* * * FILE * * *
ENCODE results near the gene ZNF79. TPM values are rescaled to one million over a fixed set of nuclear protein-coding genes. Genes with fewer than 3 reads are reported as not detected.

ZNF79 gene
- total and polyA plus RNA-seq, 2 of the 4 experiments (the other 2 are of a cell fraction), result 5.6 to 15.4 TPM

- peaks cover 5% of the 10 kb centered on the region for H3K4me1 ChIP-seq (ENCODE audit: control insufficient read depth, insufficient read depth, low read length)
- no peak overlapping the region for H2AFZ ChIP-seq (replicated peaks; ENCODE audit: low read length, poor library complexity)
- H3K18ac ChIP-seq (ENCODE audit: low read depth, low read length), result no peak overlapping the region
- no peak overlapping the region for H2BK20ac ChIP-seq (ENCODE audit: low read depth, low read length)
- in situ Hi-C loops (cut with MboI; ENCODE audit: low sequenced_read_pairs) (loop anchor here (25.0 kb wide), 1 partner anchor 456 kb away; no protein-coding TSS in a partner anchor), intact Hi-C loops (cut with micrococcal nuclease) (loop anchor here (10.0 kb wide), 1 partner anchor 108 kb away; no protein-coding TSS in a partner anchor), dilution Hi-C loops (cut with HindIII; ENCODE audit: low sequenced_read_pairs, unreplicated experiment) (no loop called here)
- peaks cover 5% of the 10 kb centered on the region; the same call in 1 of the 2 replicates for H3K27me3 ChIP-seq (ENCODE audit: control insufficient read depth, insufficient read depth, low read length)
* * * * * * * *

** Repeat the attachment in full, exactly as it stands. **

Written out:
ENCODE results near the gene ZNF79. TPM values are rescaled to one million over a fixed set of nuclear protein-coding genes. Genes with fewer than 3 reads are reported as not detected.

ZNF79 gene
- total and polyA plus RNA-seq, 2 of the 4 experiments (the other 2 are of a cell fraction), result 5.6 to 15.4 TPM

- peaks cover 5% of the 10 kb centered on the region for H3K4me1 ChIP-seq (ENCODE audit: control insufficient read depth, insufficient read depth, low read length)
- no peak overlapping the region for H2AFZ ChIP-seq (replicated peaks; ENCODE audit: low read length, poor library complexity)
- H3K18ac ChIP-seq (ENCODE audit: low read depth, low read length), result no peak overlapping the region
- no peak overlapping the region for H2BK20ac ChIP-seq (ENCODE audit: low read depth, low read length)
- in situ Hi-C loops (cut with MboI; ENCODE audit: low sequenced_read_pairs) (loop anchor here (25.0 kb wide), 1 partner anchor 456 kb away; no protein-coding TSS in a partner anchor), intact Hi-C loops (cut with micrococcal nuclease) (loop anchor here (10.0 kb wide), 1 partner anchor 108 kb away; no protein-coding TSS in a partner anchor), dilution Hi-C loops (cut with HindIII; ENCODE audit: low sequenced_read_pairs, unreplicated experiment) (no loop called here)
- peaks cover 5% of the 10 kb centered on the region; the same call in 1 of the 2 replicates for H3K27me3 ChIP-seq (ENCODE audit: control insufficient read depth, insufficient read depth, low read length)